Extinction Rebellion: here to stay
Extinction Rebellion (XR) is barely a year old, but it is clear that the group are here to stay. In the UK they burst into the national consciousness in April, occupying strategic sites in London for over a week, and helping to drive media coverage of climate change to an all-time high. As they embark on a second phase of major protest, with actions in London, Bristol, Cardiff, Leeds and Glasgow, the latest sign that the group are going to play a big role driving climate action is the announcement that a group of US philanthropists are to launch a Climate Emergency Fund, to support XR, and the school strike groups. XR have already been successful in crowd-funding money to support its action, but the mobilisation of charitable money in support could allow action at a whole new scale.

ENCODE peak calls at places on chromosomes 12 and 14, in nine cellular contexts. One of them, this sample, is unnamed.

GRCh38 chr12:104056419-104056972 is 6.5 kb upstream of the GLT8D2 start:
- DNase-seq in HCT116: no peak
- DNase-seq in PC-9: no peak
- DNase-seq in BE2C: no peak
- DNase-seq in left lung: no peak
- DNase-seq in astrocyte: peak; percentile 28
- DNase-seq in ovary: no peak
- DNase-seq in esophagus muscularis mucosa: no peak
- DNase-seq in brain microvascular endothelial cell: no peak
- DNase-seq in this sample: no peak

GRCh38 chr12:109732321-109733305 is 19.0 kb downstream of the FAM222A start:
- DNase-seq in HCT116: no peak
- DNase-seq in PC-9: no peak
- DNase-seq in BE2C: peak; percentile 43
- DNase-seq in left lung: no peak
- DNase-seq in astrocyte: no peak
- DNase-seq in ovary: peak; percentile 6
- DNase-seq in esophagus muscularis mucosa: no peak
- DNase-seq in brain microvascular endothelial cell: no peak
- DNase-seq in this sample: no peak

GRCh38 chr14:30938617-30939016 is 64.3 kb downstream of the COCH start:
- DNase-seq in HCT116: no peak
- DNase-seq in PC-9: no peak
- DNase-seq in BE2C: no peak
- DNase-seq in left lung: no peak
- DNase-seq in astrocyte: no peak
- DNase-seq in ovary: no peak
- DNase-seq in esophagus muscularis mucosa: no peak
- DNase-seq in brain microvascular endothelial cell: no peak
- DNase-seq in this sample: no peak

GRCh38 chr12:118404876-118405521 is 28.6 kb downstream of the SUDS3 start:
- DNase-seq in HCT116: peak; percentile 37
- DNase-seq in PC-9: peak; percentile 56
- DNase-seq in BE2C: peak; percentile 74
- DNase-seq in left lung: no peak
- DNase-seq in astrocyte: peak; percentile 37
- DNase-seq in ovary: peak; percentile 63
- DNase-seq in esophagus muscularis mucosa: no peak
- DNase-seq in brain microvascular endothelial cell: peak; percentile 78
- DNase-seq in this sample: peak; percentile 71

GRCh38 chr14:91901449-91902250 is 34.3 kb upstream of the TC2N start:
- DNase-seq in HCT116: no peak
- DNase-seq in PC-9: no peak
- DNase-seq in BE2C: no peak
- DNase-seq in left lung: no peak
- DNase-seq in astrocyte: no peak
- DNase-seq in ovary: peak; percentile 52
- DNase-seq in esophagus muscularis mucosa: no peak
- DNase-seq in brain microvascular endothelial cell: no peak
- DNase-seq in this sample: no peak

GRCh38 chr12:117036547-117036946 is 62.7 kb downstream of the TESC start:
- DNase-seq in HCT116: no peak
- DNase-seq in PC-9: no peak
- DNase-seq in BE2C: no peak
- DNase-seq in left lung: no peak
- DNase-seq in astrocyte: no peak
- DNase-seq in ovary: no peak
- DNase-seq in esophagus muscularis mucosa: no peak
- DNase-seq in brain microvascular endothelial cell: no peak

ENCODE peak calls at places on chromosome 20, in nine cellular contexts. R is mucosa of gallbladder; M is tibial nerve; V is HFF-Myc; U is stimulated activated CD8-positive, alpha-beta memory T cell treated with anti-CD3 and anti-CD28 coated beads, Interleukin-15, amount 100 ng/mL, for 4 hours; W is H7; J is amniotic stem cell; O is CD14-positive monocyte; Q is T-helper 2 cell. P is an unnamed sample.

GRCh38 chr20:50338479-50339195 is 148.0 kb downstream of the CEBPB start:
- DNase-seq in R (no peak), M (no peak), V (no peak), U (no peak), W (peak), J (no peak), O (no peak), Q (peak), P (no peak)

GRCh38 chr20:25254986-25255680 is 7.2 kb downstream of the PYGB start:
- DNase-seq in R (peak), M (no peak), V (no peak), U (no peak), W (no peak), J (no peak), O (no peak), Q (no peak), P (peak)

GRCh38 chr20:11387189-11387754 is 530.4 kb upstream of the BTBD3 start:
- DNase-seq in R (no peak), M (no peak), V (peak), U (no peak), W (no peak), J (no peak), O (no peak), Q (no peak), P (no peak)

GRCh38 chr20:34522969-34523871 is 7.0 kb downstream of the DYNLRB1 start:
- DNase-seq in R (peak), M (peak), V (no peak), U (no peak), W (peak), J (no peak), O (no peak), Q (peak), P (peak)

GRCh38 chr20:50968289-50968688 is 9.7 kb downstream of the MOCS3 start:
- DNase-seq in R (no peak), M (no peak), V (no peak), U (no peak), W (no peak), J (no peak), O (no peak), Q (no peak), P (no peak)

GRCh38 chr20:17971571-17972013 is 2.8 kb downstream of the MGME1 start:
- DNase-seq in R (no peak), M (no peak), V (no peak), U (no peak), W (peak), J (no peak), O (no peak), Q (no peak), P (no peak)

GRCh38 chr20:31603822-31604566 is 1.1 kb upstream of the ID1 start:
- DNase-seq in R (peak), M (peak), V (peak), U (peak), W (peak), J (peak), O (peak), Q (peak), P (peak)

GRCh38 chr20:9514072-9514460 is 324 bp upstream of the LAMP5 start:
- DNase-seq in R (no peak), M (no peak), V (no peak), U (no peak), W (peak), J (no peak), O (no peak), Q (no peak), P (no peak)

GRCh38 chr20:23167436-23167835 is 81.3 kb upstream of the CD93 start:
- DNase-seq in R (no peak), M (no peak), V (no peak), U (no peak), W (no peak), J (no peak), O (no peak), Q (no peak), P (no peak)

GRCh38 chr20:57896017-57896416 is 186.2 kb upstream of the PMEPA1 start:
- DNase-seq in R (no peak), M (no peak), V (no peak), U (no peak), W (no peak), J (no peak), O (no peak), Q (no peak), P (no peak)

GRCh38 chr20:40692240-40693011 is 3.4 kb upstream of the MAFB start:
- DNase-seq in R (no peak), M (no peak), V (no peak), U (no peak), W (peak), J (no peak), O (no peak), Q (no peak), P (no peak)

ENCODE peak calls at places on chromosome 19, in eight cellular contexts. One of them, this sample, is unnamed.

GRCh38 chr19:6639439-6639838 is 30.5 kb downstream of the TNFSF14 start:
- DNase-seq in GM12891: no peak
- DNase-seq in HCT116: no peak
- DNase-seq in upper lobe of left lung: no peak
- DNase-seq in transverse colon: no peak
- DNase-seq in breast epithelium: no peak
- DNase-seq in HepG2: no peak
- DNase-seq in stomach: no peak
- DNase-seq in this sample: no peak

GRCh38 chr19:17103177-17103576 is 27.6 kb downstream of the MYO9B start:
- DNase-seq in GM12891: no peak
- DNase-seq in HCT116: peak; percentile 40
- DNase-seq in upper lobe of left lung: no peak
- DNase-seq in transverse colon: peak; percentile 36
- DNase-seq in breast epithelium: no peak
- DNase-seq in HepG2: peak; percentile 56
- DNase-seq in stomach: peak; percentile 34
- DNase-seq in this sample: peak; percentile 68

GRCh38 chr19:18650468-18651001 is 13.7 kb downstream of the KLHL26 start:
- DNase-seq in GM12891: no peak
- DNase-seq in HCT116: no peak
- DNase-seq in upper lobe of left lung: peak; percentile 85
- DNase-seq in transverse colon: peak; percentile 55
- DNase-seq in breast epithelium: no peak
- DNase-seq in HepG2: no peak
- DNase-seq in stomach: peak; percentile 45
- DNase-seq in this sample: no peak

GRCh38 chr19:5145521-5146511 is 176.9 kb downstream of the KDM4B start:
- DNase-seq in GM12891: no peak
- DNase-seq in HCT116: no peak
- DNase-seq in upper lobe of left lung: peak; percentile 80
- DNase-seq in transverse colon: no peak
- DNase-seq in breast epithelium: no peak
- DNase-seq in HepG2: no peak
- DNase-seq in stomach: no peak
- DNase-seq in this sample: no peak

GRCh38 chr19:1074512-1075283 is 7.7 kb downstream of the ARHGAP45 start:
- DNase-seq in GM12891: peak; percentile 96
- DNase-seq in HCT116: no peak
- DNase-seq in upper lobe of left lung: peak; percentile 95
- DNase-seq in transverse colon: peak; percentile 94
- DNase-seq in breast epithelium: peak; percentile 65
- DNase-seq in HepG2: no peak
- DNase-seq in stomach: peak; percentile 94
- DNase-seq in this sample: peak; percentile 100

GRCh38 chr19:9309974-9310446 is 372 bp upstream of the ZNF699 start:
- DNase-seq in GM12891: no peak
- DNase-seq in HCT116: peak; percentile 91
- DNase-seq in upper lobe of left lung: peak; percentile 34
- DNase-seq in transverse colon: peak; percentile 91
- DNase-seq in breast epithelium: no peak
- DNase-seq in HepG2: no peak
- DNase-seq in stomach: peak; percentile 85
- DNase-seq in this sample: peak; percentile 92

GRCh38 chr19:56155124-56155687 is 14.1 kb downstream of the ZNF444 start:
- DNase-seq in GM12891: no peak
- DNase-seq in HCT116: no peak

This growing direct action, and overwhelmingly positive public response is one of the things that gives me greatest hope in my work on climate change. They are motivated, highly visible and have been hugely effective in cutting through to public and politicians alike on the urgency of the issue. If climate change is sometimes depicted as a 'boiling frog' problem, XR and the school strikers are the people standing at the side shouting: 'er, guys, it's getting pretty hot in here!'. How we as professionals working on climate change engage with and support groups like Extinction Rebellion is really important as we try to move to a world with rapidly falling emissions and strong capacity to adapt to the changes we're already seeing.